Author: Belinda Castles
Genre: Literary Fiction
Publisher: Allen and Unwin
Published: 23rd May 2018
Synopsis:With sea-salt authenticity, Belinda Castles sets the Bright family in the sprawling paradise of Bilgola Beach. But darkness is found both in the iconic setting as well as in the disturbing behaviour of one of the family.
As he tilted the blinds she saw her mother in her tennis whites, standing at the kitchen bench, staring out into the dark bushland that bordered their houses. That was what Tricia did these days, looked into the bush as though it would attack one of them.
On a sweltering day in a cliff-top beach shack, Jack and Lou Bright grow suspicious about the behaviour of their charismatic, unpredictable father, Charlie. A girl they know has disappeared, and as the day unfolds, Jack’s eruptions of panic, Lou’s sultry rebellions and their little sister Phoebe’s attention-seeking push the family towards revelation.
Twenty years later, the Bright children have remained close to the cliff edges, russet sand and moody ocean of their childhood. Behind the beautiful surfaces of their daily lives lies the difficult landscape of their past, always threatening to break through. And then, one night in late summer, they return to the house on the cliff…
Gripping and evocative, Bluebottle is a story of a family bound by an inescapable past, from the award-winning author of The River Baptists and Hannah and Emil.
The Bright family are spending Christmas in an old cliff-top beach shack, listening to their father’s plans for the place, but his erratic and suspicious behaviour confuses the family, and forces Lou to become sultry and rebel as her little sister, Phoebe does what she can to grab everyone’s attention, and Jack erupts in panic. At the same time, there is the mystery of Monica, a girl that Lou and Jack know from school who has disappeared. Only her backpack has been found, and Lou wonders if her father knows more than he is letting on.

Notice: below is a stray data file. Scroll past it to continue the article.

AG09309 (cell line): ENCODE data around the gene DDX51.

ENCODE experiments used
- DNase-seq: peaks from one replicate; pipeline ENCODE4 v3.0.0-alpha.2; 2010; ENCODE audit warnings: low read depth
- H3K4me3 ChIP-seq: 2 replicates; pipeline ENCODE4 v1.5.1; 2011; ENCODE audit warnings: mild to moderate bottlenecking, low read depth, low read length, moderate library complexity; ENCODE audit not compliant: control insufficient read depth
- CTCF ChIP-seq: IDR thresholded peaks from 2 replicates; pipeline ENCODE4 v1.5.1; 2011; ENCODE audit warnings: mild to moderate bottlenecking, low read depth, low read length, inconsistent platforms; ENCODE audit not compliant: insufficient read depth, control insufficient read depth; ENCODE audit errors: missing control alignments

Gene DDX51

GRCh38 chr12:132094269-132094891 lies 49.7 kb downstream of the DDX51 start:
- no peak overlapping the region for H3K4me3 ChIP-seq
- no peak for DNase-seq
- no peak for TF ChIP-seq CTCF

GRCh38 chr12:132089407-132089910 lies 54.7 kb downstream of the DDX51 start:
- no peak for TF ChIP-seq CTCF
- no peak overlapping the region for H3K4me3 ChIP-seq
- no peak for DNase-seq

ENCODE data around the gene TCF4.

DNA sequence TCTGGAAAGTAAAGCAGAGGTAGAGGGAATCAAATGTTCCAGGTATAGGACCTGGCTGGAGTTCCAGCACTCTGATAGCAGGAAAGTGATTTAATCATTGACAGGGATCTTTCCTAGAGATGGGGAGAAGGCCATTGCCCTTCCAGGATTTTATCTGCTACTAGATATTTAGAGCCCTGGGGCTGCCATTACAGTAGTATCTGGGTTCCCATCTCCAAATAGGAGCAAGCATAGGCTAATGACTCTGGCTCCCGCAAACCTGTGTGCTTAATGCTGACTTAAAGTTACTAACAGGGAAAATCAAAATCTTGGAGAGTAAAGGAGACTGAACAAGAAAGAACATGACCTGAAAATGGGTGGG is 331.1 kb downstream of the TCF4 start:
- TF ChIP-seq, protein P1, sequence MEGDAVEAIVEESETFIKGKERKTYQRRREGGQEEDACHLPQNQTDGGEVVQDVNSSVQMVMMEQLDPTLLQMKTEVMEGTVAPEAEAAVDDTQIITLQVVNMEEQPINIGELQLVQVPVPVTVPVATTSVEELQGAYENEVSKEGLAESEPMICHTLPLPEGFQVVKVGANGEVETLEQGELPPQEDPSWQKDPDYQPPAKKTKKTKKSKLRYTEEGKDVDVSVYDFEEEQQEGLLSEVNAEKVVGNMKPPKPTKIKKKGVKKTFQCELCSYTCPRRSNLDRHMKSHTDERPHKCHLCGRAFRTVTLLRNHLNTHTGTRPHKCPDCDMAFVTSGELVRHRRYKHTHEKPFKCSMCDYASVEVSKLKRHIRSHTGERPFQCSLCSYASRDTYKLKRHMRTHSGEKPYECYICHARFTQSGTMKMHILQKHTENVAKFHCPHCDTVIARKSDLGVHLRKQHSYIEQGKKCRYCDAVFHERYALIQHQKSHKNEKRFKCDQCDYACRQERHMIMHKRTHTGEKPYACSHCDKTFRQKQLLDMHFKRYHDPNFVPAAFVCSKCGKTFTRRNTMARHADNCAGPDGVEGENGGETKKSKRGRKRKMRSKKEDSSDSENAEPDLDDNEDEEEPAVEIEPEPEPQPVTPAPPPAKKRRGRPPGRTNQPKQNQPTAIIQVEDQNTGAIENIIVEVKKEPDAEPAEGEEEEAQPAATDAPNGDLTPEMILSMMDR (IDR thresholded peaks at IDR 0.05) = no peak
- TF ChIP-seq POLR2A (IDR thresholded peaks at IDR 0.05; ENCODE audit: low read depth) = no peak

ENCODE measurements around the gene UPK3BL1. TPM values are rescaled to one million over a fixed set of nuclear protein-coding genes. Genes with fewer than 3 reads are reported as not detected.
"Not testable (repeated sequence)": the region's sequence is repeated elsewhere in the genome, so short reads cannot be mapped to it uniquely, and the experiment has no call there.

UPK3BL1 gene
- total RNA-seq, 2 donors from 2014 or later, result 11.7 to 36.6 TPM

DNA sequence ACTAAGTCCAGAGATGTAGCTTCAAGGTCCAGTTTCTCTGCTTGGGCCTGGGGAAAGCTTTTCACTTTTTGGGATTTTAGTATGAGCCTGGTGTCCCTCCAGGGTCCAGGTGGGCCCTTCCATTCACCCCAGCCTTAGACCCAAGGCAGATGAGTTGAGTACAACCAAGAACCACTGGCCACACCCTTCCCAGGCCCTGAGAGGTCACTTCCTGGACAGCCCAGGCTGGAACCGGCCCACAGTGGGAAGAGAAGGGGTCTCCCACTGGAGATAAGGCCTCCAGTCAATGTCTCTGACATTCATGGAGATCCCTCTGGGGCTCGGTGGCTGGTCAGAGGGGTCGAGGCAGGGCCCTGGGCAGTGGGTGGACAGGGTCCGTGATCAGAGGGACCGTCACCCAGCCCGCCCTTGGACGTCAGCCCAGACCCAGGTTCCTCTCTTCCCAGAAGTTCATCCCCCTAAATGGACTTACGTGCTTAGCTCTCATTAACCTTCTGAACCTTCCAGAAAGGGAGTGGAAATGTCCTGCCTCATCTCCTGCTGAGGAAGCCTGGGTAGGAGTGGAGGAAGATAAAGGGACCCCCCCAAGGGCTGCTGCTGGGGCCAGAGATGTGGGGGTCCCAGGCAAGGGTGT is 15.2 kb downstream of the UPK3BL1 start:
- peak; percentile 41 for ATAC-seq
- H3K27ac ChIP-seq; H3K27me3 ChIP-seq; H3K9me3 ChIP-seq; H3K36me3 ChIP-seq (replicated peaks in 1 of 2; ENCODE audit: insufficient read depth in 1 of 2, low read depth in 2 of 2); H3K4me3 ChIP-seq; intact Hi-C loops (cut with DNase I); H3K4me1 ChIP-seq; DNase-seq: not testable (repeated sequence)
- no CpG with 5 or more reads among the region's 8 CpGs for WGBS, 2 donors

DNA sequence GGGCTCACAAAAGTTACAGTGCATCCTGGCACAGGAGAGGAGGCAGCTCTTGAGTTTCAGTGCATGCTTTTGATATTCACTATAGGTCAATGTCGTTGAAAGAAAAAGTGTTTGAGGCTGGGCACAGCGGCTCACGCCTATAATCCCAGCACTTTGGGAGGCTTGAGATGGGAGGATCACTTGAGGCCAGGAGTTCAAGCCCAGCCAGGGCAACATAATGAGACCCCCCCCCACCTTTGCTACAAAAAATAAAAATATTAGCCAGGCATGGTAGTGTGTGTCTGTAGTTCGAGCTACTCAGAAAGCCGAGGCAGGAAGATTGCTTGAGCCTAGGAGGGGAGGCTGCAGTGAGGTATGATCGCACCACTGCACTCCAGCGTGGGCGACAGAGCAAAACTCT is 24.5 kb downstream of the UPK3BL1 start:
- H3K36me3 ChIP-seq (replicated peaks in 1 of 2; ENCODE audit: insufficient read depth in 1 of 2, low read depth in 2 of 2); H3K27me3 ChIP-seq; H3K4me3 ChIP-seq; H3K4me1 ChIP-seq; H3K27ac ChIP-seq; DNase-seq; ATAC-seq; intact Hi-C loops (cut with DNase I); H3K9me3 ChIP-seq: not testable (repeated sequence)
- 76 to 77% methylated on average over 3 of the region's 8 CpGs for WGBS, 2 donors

The novel goes between Christmas and Boxing Day 1994 – and twenty years later, where the mystery of Monica’s disappearance hasn’t been solved, and where Lou, Jack and Phoebe are all grappling with their own lives: Jack’s broken marriage and separation from his daughter, Phoebe’s photography and Lou – a successful real estate agent with a family. When the house they spent that fateful summer in comes back on the market, they reunite there, and slowly, over the days that lead up to that meeting and that follow, what happened there is revealed slowly, and family secrets come out that bring them closer together,
The story of the Bright children, and the revelations of what happened to their father and school mate drive this novel. The secrets of their past slowly come out, though at times not wholly obvious, and reveal three children whose lives were touched by tragedy and who have lived with the shadows of what happened that summer – and yet, in their own ways, they have coped and overcome it, and forged their own identities.
Lou, Jack and Phoebe are close, and it was delightful to see the relationships of family, siblings and parent and child at the forefront of this novel – the good and the bad, and everything in between. The importance of these relationships that the Bright children experienced in their youth influenced them as adults, and they were shown as real, and complex characters.
An intriguing read, where the answers are not always obvious, and keeps you guessing until the last page, a kind of family orientated mystery that shows life isn’t always perfect.